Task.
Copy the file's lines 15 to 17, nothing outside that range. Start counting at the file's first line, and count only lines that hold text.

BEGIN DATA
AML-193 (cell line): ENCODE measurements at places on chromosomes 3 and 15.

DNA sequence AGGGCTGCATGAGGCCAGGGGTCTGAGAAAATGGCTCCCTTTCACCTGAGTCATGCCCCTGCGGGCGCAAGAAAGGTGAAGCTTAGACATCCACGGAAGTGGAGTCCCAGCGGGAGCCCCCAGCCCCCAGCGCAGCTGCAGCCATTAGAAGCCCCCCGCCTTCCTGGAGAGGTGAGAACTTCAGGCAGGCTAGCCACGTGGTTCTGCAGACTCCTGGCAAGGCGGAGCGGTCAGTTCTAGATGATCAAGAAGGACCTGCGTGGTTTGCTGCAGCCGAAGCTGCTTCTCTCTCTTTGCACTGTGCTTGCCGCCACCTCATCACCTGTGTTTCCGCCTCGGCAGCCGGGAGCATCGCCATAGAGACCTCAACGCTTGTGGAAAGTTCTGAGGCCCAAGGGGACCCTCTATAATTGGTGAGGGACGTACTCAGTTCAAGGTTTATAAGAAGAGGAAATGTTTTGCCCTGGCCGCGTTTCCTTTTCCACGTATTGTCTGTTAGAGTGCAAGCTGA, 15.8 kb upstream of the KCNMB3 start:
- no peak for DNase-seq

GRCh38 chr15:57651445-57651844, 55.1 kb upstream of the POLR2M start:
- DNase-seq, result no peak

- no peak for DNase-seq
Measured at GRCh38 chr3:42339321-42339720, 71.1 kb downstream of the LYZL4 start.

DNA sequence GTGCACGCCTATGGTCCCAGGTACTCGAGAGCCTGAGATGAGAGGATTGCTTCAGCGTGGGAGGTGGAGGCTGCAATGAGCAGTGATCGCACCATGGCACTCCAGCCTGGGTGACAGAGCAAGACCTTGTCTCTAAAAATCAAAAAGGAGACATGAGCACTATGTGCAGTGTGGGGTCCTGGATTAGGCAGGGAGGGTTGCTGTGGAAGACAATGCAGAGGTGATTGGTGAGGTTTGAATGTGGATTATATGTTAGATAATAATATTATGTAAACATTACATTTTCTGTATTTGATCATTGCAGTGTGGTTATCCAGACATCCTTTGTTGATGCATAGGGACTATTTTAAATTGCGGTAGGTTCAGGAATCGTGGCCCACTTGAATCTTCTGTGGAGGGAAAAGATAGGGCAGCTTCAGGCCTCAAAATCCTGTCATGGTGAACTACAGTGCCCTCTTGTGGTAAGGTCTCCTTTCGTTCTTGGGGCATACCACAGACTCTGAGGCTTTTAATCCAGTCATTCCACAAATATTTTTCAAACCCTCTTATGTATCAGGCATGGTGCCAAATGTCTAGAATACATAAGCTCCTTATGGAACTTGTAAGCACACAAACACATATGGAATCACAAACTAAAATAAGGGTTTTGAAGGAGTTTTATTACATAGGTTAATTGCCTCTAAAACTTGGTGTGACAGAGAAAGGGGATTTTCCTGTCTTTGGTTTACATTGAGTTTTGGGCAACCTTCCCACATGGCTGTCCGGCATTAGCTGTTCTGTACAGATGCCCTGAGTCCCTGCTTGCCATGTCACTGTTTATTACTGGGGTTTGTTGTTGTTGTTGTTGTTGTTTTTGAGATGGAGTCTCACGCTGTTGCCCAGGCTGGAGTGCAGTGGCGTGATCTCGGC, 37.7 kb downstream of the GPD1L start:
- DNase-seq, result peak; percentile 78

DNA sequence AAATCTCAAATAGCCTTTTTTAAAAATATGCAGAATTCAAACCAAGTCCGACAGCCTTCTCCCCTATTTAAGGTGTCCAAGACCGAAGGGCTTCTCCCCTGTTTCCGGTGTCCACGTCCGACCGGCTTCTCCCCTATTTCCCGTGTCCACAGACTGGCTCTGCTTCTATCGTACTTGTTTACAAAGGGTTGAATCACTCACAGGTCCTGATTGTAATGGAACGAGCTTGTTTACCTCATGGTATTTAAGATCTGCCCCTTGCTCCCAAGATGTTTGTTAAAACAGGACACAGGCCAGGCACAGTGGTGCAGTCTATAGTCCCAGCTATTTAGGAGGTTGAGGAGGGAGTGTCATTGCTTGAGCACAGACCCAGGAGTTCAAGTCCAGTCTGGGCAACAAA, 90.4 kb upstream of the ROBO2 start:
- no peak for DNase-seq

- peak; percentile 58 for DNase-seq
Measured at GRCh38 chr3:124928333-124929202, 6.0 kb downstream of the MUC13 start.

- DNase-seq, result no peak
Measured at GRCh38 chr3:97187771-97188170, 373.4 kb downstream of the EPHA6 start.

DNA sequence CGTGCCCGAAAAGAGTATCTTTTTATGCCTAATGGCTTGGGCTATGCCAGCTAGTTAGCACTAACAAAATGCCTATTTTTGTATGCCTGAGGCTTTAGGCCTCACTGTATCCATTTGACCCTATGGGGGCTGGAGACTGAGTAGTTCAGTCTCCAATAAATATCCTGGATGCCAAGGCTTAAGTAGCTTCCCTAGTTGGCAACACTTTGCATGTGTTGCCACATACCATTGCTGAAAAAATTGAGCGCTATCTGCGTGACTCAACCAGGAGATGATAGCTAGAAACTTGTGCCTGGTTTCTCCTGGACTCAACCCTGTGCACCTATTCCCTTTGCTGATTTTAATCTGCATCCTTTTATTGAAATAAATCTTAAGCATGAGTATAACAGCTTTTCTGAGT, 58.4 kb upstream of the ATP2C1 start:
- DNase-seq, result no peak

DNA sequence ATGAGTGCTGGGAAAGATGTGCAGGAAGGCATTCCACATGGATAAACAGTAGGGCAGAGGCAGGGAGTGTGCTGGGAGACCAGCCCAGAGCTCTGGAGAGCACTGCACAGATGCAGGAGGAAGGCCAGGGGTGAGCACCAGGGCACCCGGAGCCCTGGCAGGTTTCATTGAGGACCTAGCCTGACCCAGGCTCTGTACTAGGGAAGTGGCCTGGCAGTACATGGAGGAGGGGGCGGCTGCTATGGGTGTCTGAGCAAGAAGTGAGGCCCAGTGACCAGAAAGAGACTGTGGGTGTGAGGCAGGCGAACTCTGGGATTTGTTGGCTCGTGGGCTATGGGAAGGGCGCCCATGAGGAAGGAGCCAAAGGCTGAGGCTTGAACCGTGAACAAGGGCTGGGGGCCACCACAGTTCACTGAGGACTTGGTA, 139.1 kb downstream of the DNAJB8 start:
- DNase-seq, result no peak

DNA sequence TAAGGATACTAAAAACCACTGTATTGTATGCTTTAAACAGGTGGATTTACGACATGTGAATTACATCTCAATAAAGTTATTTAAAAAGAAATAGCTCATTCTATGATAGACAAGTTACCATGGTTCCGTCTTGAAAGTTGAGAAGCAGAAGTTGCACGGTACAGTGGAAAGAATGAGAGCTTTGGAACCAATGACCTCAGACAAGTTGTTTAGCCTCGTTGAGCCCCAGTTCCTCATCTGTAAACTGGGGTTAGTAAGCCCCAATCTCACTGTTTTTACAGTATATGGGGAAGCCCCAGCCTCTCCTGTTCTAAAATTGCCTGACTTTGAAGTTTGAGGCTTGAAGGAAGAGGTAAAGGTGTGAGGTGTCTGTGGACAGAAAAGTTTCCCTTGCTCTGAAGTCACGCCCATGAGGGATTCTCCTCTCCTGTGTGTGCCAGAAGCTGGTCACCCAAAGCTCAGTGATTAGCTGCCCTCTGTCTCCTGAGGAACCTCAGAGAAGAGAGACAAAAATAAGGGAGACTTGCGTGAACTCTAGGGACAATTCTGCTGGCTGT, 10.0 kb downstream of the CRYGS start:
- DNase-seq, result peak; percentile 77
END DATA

Measured at GRCh38 chr3:97187771-97188170, 373.4 kb downstream of the EPHA6 start.

DNA sequence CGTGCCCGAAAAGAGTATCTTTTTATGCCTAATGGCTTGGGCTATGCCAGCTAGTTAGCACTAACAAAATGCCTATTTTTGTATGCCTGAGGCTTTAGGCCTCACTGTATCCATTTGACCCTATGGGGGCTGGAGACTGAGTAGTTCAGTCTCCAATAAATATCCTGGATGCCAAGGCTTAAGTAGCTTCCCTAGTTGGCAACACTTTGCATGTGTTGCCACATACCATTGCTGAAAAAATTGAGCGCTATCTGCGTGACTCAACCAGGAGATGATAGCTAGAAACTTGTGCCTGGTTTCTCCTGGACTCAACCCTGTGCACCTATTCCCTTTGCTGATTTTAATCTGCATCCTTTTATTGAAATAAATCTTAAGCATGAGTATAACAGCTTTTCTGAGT, 58.4 kb upstream of the ATP2C1 start:
- DNase-seq, result no peak